This is a funny (but still serious; the opposite of funny is sombre) book. After more sordid misery than the heart could bear in The Genocides, Disch offers a comic variant on his previous book and all of its alien invasion progenitors: Wells, Hoyle, Shiel, Stapledon (or "Stapleton" as Disch for some reason prefers). He inverts a sf cliché by making his aliens benevolent despots and then revels in his rebels boorishness, but still he upholds the fundamental premise of humanity oppressed. Further, when the Masters are driven away he can indulge in the post-apocalyptic pluck and spunk of Johns Christopher and Wyndham. But if there is any genuine allegiance in the book to earlier sf models then it is probably to the novels of Vonnegut and Sheckley. Their ostensibly ramshackle plots marshalled by singular narrative voices offer unique travelogues through the comic inferno leading to unflattering conclusions about the character of the natives, our guide, and, not to forget the tourists, ourselves. The shambolic ersatz midsection of the novel could owe to the two writers' and Disch's own motifs of incarceration, but might just as easily demonstrate a debt to the 18th century picaresque, for with this particular book Disch wallows in literary borrowings. Most obvious is his exploitation of the modes and traditions of the autobiographical novel and the book is thick with references to precursors: Dickens, Salinger, Sterne, Nabokov, Joyce, while with the name "Roxanna Proust" he conjoins the English populariser of the form and its supreme modern French master. Of course the book's most obvious derivation is Jack London's White Fang, but, as further fillip, Disch's portrayal of the Masters as insubstantial presences may well indicate a debt to the apprehension of humans as music in Kafka's "Investigations of a Dog". In openly acknowledging the extent to which the blueprint and curlicues of his novel derive from extant fictive materials and structures The Puppies of Terra is of a piece with the ludic metafictions of the 50s and 60s by writers like Gaddis, Berger, and Barthelme, or even Harry Matthew's Hi-NRG tergiversatory helicoid corroborrees. But much, much shorter.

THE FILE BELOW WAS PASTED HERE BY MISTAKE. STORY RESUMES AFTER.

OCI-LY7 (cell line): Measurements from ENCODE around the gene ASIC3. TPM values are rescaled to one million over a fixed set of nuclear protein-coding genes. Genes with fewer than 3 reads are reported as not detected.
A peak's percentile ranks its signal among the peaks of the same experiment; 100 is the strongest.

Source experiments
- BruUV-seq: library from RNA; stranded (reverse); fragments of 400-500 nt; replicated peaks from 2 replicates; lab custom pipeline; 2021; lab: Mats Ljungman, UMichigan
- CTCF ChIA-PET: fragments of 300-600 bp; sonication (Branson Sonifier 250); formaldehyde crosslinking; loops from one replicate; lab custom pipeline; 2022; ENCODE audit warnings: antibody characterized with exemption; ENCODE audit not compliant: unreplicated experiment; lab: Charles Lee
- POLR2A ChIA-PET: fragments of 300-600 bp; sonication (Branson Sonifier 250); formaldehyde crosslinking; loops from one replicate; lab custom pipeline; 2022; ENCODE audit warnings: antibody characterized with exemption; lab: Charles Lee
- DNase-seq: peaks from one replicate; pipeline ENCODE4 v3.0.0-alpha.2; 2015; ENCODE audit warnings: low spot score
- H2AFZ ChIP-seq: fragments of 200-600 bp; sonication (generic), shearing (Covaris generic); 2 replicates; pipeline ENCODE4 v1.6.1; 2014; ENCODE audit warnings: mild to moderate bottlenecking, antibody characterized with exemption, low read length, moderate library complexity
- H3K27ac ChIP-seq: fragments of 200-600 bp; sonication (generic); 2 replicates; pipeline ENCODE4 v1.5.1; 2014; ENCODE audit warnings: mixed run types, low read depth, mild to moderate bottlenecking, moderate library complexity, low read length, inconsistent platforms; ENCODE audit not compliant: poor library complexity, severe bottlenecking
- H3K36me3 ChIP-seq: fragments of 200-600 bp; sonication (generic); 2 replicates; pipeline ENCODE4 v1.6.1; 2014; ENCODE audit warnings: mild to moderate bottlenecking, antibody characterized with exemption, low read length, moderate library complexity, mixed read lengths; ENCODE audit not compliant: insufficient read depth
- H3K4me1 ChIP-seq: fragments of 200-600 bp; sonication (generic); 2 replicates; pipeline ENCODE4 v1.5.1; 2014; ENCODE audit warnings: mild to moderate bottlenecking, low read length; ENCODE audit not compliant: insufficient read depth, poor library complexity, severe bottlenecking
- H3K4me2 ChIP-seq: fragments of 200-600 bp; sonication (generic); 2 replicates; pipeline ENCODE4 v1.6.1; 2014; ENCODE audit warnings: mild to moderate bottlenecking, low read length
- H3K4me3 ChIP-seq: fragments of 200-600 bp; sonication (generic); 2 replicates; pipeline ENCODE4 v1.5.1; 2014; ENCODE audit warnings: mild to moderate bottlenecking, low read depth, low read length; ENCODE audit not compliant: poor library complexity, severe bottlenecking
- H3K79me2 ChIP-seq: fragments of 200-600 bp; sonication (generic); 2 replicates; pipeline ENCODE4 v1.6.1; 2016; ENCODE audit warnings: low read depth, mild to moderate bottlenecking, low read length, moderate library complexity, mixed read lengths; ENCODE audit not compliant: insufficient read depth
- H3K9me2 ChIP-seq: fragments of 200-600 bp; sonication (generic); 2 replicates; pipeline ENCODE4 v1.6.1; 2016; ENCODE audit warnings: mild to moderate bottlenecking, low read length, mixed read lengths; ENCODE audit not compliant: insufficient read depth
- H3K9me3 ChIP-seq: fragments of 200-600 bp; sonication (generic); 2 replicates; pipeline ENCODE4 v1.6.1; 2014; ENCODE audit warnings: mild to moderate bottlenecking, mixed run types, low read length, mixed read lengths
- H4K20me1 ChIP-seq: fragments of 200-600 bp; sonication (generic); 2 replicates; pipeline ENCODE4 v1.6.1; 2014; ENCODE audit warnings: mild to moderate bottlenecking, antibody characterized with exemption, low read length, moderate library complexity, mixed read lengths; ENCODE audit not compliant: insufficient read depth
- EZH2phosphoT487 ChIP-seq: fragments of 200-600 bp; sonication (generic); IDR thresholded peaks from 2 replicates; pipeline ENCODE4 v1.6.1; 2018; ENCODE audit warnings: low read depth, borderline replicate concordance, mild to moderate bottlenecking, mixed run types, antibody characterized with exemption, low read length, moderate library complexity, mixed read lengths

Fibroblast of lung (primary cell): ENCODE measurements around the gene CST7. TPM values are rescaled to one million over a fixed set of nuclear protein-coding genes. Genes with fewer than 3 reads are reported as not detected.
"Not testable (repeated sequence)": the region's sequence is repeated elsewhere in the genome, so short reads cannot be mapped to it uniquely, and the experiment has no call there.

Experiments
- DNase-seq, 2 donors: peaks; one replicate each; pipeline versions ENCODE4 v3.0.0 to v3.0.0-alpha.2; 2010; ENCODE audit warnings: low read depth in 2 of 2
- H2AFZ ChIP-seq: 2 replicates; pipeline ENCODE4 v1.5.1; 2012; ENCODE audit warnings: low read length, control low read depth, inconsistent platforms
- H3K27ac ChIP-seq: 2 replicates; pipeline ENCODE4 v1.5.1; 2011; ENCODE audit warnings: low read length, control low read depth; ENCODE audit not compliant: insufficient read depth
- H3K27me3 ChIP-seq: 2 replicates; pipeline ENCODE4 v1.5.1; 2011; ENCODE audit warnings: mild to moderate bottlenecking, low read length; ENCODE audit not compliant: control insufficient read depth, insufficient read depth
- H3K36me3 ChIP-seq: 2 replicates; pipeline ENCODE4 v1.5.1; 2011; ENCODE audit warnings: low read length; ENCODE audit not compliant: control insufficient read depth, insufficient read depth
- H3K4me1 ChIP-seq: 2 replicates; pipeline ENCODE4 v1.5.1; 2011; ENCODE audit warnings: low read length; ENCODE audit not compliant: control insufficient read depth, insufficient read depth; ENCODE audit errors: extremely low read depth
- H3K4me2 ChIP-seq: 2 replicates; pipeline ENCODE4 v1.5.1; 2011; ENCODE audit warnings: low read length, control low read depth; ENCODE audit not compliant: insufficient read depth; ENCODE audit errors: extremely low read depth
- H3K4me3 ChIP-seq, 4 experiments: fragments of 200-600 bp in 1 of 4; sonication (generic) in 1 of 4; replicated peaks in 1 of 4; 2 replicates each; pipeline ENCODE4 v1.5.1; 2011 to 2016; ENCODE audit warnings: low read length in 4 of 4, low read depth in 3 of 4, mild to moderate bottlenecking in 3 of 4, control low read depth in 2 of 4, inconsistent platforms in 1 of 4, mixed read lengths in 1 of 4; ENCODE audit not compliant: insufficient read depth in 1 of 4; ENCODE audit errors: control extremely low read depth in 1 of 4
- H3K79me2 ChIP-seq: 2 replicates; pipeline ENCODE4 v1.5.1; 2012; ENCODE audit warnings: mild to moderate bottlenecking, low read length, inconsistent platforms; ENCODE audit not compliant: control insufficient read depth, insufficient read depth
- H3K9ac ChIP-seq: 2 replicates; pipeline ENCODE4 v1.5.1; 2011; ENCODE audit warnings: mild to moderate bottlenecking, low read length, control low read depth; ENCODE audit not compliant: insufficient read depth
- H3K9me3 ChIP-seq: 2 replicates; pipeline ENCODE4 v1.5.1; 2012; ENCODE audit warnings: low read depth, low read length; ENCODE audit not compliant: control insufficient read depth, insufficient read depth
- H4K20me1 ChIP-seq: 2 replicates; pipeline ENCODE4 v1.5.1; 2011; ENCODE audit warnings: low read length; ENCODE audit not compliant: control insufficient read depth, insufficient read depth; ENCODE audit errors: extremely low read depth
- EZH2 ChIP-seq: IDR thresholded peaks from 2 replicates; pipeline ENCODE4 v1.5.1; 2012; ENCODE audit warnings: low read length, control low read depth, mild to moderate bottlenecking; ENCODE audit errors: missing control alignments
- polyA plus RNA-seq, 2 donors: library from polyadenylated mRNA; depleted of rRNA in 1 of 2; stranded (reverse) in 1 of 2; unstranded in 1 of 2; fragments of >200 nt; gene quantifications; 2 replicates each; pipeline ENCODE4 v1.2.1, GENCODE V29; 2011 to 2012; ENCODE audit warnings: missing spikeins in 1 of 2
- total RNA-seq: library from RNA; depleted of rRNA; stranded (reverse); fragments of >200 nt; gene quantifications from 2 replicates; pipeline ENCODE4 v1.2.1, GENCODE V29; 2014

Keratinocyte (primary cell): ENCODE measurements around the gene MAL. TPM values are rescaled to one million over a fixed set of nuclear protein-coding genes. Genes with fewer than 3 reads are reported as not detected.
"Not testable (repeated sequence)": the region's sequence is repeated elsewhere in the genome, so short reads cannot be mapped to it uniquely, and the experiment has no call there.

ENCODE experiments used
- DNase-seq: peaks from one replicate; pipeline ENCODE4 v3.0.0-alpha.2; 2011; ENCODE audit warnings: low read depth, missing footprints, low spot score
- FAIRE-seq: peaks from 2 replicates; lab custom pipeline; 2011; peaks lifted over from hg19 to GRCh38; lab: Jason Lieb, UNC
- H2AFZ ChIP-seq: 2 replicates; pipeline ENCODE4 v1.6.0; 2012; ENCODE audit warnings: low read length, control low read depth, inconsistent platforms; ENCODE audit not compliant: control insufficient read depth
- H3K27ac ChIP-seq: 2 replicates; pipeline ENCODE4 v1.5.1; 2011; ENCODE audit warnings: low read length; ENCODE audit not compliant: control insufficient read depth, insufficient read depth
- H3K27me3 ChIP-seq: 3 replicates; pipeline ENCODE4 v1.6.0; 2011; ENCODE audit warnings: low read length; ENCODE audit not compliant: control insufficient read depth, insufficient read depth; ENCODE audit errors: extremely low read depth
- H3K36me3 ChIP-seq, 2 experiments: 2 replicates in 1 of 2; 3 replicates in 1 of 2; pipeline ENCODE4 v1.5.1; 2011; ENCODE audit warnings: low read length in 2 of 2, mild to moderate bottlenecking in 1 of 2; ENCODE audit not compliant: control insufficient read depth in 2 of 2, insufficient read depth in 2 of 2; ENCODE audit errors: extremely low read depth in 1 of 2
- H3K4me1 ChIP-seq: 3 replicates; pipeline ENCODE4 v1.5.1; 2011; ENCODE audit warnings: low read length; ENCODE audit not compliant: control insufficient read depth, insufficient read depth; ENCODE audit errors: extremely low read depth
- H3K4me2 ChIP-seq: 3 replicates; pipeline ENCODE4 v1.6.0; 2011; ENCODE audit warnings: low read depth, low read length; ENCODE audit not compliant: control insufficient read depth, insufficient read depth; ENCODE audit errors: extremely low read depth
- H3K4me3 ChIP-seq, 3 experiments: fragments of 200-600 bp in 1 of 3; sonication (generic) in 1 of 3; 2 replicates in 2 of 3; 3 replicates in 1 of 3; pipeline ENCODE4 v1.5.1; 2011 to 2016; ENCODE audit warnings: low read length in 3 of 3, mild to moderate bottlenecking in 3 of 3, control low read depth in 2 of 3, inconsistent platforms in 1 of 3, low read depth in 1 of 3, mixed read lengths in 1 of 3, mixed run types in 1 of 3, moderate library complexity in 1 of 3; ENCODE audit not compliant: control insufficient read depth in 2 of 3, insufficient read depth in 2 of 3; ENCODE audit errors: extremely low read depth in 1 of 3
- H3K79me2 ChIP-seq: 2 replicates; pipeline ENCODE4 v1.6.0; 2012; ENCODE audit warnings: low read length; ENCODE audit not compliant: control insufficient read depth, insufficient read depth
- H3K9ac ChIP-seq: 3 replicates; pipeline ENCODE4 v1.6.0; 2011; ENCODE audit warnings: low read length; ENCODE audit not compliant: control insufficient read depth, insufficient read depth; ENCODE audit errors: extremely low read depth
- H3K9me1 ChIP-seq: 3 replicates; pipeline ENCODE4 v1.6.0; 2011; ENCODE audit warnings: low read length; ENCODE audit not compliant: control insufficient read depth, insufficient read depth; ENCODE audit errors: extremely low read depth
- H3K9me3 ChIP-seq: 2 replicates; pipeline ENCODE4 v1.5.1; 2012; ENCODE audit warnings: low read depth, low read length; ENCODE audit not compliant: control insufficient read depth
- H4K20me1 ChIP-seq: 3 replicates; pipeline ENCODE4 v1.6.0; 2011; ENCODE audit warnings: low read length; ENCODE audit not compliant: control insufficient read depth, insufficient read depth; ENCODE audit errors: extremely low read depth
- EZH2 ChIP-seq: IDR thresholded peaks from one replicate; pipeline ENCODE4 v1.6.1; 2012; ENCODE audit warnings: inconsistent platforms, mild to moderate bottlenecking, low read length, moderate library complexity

In The Puppies of Terra we have Disch entertaining the implications of his aestheticism, as in Camp Concentration he will write out his fantasies of intellectualism. Placing one's faith in Art as one colludes with Disch requires a bedrock of genuine emotion through which to draw and filter one's groundsprings of inspiration. If this foundation is lacking then claims can only be made to our attention by the degree of capriccioso artfulness in devising ornate castles in the sky whose very impermanence grants affection in the literary bosom of eternity. The Puppies of Terra is often so funny and light because it intimates an acknowledgement, even relishing, of its own triviality and breeziness, while sustaining stronger arguments by exploring the consequences of such a condition for its characters. The fundamental situation of the novel is unreal, but Disch, while availing himself of the opportunity for delightful invention, extends the scope of his narrative to encompass and propose a criticism of escapism (when it comes to highminded pessimism courting the handmaidens of jollification never ought it to be forgotten that Catholic holidays are better than Protestants'). Liberal humanism, as underpins Disch's work, is an outgrowth of Protestantism's emphasis on the cultivation of the individual's conscience and relationship with God, and Disch, as an apostate Mary-knocker, for his narrative purposes expertly invokes then subverts a battery of religious imagery and allegory. In being cast out from their Edenic state and losing communion with the god-like Masters humanity recovers the opportunity to develop their own consciences, become more human and to cultivate their senses and potential. This responsibility though means misery, discomfort, and brutishness, and the countenancing of the prospective failure of many people to transcend their condition, rather than their previous indulgence in a dereglement du sense. For this reader the crux of the argument of the novel against the Masters is the revival of St. Bernard; by resurrecting him the Masters negate the act of true self-assertion which his death constituted and so his life is without meaning. The presence of the Masters results in an environment where actions have no consequence and life is but a dream. Disch chooses to find accommodation, if not victory, in the verse "In the sweat of thy face shalt thou eat bread" ( and for anyone looking for a hanger upon which to drape a tissue-thin thesis: it might be argued that in a sequence comprising The Puppies of Terra, Camp Concentration and The Pressure of Time, Disch is glossing Genesis, ch. 3, v. 22). In this respect Disch finds further consonance with the Vonnegutian, Ruskinian even, assertion that self-worth derives from the work that one does, and that complete self-realisation, man's true aim, is not attained by the path of ease, but that accomplished artistic apprehension is one of our most reliable guides and goals. The danger here is of becoming lost in books, to the extent that White Fang's most important life decisions are elicited more often by the memories and arguments of other books than the experiences of his own life, be it his escape plan from the prison or his conversion to Dingoism.. The Leash and the Masters offer a false transcendence, an artificial high, and, as in "Invaded By Love", Disch rejects these artificial euphorias: this is how the Masters, despite their best intentions, unwittingly oppress Mankind. Unstinting sybaritism occludes the faculty for judgement and what artist can respect or is willing to proffer their best efforts to an indiscriminating audience. In their ---- the human pets are often ridiculous as they flirt with the materials of high art; the array of cultural ameublements in the earlier part of the novel is impressive, but it betokens an immaturity that mistakes a self-delighting vocabulary of erudition for the intimate acquaintance with das ding an sich to which art attains. This is militated by the terser narrative at the end of the book, as dictated by the exigencies of the plot, mirroring the harsher conditions of White Fang's existence, where now that he is living his own life there is more of an emphasis on immediate pragmatic experience instead of the self-reveries of replicated literary formulas (although severer critics might asseverate that the change in tone is because Disch lazily chooses to reprint most of the final section of "White Fang Goes Dingo" rather than rewrite as he has for the rest of the novel). The crux of the situation is that all this is an imaginary escape; aliens will not rescue us from the Bomb, but Disch would have us enjoy his fictions as much as he relishes creating them.